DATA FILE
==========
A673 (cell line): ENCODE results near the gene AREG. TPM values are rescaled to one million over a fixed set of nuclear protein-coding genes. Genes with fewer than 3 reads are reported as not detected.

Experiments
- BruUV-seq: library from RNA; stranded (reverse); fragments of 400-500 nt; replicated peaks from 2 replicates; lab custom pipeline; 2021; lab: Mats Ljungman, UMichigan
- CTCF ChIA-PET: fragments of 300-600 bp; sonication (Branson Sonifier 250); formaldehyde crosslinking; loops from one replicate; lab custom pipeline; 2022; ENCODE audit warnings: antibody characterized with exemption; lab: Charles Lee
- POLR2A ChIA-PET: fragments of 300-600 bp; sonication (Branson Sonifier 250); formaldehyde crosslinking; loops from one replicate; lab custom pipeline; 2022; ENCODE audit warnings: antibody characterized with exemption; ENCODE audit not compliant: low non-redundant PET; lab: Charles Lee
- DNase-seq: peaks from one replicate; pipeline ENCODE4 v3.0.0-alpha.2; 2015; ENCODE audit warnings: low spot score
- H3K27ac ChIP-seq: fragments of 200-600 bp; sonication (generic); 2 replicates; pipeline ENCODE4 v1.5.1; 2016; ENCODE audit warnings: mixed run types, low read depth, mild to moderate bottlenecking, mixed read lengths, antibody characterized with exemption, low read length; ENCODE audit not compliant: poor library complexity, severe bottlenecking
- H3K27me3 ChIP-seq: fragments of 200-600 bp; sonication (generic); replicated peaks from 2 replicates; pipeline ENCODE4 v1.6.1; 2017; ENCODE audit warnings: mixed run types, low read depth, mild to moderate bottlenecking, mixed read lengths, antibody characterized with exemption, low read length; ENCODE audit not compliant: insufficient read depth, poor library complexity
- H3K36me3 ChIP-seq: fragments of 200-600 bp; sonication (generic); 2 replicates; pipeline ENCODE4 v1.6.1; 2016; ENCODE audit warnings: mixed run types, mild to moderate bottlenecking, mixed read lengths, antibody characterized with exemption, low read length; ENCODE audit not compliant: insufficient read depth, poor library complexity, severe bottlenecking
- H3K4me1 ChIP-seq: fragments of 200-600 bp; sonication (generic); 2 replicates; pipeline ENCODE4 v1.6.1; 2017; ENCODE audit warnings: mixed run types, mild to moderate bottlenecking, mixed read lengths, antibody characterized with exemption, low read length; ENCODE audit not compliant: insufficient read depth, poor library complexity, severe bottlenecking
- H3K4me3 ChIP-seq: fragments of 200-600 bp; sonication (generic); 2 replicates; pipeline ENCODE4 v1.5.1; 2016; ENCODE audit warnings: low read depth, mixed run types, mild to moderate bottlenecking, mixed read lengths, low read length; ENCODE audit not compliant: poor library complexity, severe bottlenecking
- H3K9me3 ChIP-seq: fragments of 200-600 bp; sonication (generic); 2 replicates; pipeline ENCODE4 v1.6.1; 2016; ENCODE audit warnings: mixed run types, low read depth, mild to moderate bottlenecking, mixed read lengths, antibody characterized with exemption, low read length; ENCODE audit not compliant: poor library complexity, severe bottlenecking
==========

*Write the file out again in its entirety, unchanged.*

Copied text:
A673 (cell line): ENCODE results near the gene AREG. TPM values are rescaled to one million over a fixed set of nuclear protein-coding genes. Genes with fewer than 3 reads are reported as not detected.

Experiments
- BruUV-seq: library from RNA; stranded (reverse); fragments of 400-500 nt; replicated peaks from 2 replicates; lab custom pipeline; 2021; lab: Mats Ljungman, UMichigan
- CTCF ChIA-PET: fragments of 300-600 bp; sonication (Branson Sonifier 250); formaldehyde crosslinking; loops from one replicate; lab custom pipeline; 2022; ENCODE audit warnings: antibody characterized with exemption; lab: Charles Lee
- POLR2A ChIA-PET: fragments of 300-600 bp; sonication (Branson Sonifier 250); formaldehyde crosslinking; loops from one replicate; lab custom pipeline; 2022; ENCODE audit warnings: antibody characterized with exemption; ENCODE audit not compliant: low non-redundant PET; lab: Charles Lee
- DNase-seq: peaks from one replicate; pipeline ENCODE4 v3.0.0-alpha.2; 2015; ENCODE audit warnings: low spot score
- H3K27ac ChIP-seq: fragments of 200-600 bp; sonication (generic); 2 replicates; pipeline ENCODE4 v1.5.1; 2016; ENCODE audit warnings: mixed run types, low read depth, mild to moderate bottlenecking, mixed read lengths, antibody characterized with exemption, low read length; ENCODE audit not compliant: poor library complexity, severe bottlenecking
- H3K27me3 ChIP-seq: fragments of 200-600 bp; sonication (generic); replicated peaks from 2 replicates; pipeline ENCODE4 v1.6.1; 2017; ENCODE audit warnings: mixed run types, low read depth, mild to moderate bottlenecking, mixed read lengths, antibody characterized with exemption, low read length; ENCODE audit not compliant: insufficient read depth, poor library complexity
- H3K36me3 ChIP-seq: fragments of 200-600 bp; sonication (generic); 2 replicates; pipeline ENCODE4 v1.6.1; 2016; ENCODE audit warnings: mixed run types, mild to moderate bottlenecking, mixed read lengths, antibody characterized with exemption, low read length; ENCODE audit not compliant: insufficient read depth, poor library complexity, severe bottlenecking
- H3K4me1 ChIP-seq: fragments of 200-600 bp; sonication (generic); 2 replicates; pipeline ENCODE4 v1.6.1; 2017; ENCODE audit warnings: mixed run types, mild to moderate bottlenecking, mixed read lengths, antibody characterized with exemption, low read length; ENCODE audit not compliant: insufficient read depth, poor library complexity, severe bottlenecking
- H3K4me3 ChIP-seq: fragments of 200-600 bp; sonication (generic); 2 replicates; pipeline ENCODE4 v1.5.1; 2016; ENCODE audit warnings: low read depth, mixed run types, mild to moderate bottlenecking, mixed read lengths, low read length; ENCODE audit not compliant: poor library complexity, severe bottlenecking
- H3K9me3 ChIP-seq: fragments of 200-600 bp; sonication (generic); 2 replicates; pipeline ENCODE4 v1.6.1; 2016; ENCODE audit warnings: mixed run types, low read depth, mild to moderate bottlenecking, mixed read lengths, antibody characterized with exemption, low read length; ENCODE audit not compliant: poor library complexity, severe bottlenecking